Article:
In my work, I combine systemic psychotherapy with humanistic integrative therapy. These two approaches complement each other incredibly well and the therapeutic relationship plays a key role in both. In a collaboration that is based on trust and respect, I consider my clients to be the experts in their own lives and my goal is to support them in the (re)discovery of their own capabilities.
In Systemic therapy, the focus is not only on the individual, but also on their context, i.e. the surrounding system. This may be their family or relationship, but it could also be their professional environment or social circle. The whole system is thus included in the therapeutic process, without actually having to be present. Interactions and their meanings are of particular importance and symptoms are seen as indicators that can show us where there is room for development in the system. This is an approach that focuses on your strengths, rather than on your problems and weaknesses.
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Integrative humanistic therapy combines different approaches that share a holistic view of human beings. It focuses on emotions, the mind, the body, spirituality and interpersonal aspects. People are held to be self-aware, they are not at the mercy of their experiences and life circumstances and can shape their lives through active decisions. Values, self-development, questions of meaning and creativity play an important role here. The aim is to achieve a long-lasting and profound change that leads you not to “freedom from” but rather to “freedom to”.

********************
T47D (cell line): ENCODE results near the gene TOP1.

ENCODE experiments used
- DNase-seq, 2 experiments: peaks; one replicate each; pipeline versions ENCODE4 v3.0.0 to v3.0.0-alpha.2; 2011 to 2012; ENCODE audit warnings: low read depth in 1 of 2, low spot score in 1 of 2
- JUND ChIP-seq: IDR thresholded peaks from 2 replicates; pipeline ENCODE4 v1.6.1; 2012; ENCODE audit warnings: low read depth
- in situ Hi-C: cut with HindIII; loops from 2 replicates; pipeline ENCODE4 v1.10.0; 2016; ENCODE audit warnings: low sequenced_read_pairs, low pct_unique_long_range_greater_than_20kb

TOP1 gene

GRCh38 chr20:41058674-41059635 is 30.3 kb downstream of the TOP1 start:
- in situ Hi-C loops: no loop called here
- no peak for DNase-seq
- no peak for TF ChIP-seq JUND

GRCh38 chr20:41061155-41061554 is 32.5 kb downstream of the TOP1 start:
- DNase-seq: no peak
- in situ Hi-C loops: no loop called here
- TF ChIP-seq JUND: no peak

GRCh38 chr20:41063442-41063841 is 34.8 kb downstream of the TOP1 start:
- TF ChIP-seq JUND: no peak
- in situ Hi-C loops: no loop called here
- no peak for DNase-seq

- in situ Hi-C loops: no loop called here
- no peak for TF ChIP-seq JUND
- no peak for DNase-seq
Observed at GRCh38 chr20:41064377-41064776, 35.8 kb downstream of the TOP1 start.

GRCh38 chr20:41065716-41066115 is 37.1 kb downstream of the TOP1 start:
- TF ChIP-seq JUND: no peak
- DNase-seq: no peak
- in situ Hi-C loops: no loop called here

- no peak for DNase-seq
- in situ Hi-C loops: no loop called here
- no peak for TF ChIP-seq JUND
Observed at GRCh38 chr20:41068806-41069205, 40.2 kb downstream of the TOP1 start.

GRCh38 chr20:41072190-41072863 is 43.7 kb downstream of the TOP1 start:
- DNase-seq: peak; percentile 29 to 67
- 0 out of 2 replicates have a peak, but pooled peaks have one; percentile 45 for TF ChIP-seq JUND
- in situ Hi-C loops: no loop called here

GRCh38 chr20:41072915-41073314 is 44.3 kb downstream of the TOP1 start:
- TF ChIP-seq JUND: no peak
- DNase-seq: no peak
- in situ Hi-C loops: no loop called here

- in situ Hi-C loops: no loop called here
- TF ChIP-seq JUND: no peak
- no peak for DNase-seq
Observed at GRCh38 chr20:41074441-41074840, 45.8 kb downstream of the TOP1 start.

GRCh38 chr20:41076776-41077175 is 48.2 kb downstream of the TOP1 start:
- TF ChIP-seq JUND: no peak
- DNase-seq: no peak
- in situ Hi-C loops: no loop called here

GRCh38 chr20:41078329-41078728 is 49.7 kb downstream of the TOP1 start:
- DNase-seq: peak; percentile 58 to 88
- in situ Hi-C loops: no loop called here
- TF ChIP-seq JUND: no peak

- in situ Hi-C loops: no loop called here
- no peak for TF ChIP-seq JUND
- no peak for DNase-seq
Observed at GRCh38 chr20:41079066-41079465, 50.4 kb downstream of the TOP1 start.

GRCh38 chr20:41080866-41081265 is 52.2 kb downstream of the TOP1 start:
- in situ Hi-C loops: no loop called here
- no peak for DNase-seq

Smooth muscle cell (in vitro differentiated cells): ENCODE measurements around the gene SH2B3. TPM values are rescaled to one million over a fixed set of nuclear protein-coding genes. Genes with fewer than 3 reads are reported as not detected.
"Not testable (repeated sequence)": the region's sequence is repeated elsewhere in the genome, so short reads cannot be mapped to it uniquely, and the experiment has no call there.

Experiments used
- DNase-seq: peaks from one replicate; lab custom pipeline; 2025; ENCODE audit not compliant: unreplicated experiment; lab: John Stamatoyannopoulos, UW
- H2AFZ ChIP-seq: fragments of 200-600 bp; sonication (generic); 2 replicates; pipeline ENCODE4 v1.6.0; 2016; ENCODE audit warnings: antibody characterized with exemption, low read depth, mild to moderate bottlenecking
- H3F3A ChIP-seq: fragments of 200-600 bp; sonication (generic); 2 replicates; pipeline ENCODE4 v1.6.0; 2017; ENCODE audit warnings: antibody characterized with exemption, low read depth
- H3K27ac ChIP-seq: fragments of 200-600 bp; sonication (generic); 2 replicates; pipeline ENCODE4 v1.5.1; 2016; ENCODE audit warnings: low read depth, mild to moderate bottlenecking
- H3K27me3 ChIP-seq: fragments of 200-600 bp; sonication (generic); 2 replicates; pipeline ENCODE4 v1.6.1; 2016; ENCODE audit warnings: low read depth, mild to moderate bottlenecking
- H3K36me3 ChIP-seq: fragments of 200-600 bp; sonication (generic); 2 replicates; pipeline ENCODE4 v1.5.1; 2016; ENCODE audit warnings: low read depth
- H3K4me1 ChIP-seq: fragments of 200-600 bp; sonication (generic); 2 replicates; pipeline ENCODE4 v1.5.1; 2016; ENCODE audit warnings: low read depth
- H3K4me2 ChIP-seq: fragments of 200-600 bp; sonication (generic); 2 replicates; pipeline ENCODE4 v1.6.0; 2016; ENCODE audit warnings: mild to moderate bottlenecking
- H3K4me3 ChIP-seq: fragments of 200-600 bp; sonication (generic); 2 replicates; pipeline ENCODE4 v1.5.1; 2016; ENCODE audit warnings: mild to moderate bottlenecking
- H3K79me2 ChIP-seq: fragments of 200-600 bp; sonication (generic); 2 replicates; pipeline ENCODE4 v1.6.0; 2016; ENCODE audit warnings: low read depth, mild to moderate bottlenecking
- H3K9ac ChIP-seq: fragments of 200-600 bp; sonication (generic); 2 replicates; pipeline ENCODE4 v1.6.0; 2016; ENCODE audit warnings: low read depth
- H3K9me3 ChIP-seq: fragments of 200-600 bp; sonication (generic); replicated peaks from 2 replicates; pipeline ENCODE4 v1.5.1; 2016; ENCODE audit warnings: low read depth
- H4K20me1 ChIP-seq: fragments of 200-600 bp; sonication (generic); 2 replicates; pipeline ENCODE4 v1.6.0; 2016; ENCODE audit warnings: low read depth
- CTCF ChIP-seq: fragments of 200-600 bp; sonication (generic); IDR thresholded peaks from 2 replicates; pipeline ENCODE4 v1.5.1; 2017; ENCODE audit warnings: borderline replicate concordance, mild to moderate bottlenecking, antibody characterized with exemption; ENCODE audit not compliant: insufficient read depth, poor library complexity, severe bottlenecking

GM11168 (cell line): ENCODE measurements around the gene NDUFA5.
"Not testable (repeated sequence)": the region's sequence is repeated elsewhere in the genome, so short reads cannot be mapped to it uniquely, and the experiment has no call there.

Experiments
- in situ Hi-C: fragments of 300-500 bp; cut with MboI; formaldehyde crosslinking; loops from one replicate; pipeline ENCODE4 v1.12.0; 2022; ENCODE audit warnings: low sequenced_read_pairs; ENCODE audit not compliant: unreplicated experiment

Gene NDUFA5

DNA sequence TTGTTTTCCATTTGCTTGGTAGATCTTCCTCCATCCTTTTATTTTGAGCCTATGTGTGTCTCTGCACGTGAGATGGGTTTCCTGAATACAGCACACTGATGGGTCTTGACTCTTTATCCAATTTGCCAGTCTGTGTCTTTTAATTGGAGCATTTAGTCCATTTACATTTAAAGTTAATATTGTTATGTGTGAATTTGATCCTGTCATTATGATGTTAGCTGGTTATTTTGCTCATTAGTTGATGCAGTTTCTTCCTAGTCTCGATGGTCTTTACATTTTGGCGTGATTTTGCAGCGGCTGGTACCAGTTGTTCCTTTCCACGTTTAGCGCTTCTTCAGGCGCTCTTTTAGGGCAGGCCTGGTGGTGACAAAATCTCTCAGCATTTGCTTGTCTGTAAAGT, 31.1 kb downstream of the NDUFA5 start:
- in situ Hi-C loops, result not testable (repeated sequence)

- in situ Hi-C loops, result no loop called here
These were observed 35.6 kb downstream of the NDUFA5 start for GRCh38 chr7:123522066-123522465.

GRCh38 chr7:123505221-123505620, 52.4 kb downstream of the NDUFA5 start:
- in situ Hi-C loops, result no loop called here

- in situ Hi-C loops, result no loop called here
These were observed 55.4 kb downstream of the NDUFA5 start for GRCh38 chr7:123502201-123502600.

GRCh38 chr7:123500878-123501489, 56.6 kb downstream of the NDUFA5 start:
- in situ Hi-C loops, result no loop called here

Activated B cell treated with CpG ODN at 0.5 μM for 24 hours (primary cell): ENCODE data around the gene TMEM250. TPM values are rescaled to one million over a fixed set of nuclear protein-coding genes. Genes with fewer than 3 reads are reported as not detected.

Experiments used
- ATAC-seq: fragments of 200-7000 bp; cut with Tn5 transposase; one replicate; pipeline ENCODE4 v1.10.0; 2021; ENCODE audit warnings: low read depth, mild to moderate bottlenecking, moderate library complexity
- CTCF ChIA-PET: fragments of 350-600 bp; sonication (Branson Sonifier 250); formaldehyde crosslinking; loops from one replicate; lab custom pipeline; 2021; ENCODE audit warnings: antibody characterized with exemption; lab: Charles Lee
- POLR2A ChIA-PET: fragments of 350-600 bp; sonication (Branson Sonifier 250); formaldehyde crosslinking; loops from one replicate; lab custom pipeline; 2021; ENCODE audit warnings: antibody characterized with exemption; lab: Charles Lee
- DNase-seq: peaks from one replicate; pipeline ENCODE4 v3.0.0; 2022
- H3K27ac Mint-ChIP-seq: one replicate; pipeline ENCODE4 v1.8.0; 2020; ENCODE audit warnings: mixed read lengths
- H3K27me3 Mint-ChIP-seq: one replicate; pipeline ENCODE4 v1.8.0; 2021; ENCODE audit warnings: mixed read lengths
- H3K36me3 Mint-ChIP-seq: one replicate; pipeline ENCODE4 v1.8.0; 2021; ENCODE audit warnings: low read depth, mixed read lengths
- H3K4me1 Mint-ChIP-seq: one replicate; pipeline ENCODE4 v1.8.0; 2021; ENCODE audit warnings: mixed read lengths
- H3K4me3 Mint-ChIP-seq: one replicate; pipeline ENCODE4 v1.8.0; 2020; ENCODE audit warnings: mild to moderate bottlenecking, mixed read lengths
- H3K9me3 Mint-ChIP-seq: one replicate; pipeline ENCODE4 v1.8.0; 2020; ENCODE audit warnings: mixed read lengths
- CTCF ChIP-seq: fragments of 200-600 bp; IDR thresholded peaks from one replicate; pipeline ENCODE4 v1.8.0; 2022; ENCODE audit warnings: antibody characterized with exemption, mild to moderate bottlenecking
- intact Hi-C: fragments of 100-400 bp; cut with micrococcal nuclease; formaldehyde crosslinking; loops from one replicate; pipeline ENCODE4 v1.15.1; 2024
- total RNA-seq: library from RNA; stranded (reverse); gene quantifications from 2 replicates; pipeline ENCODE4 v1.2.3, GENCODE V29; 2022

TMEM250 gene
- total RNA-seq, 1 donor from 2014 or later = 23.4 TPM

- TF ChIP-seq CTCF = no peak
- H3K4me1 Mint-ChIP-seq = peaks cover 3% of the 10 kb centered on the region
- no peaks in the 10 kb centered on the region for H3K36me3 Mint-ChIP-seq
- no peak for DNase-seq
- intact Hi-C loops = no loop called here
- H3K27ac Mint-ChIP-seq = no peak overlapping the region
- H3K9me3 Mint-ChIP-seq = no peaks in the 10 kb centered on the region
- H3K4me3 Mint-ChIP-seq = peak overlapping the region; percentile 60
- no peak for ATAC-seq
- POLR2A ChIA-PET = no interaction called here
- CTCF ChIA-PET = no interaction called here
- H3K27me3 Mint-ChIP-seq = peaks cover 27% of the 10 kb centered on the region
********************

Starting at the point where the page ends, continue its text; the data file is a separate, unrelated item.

This model is influenced by Gestalt therapy, Transactional Analysis, client-centred therapy, Focusing, various body-oriented therapies, fantasy work and other humanistic therapy approaches.
When is a good time to start therapy?
Anything that is on your mind and that makes you think you are not living in harmony with yourself can be the object of psychotherapy. A good time to begin therapy is when you realise that you are dissatisfied with your life and you have the impression that support on your path to increased wellbeing and an authentic, fulfilled life could be useful.
There are many different reasons for starting therapy, ranging from depression, anxiety, phobias, obsessions, addictions, eating disorders and stress, to trouble in your relationship, separation processes or communication issues within your family. Another reason could be the desire for increased self-confidence and a more fulfilled existence or the (re)discovery of meaning in your life.
Everything can be taken
from a man but one thing:
the last of the human freedoms
—to choose one’s
any given set of circumstances,
to choose one’s own way.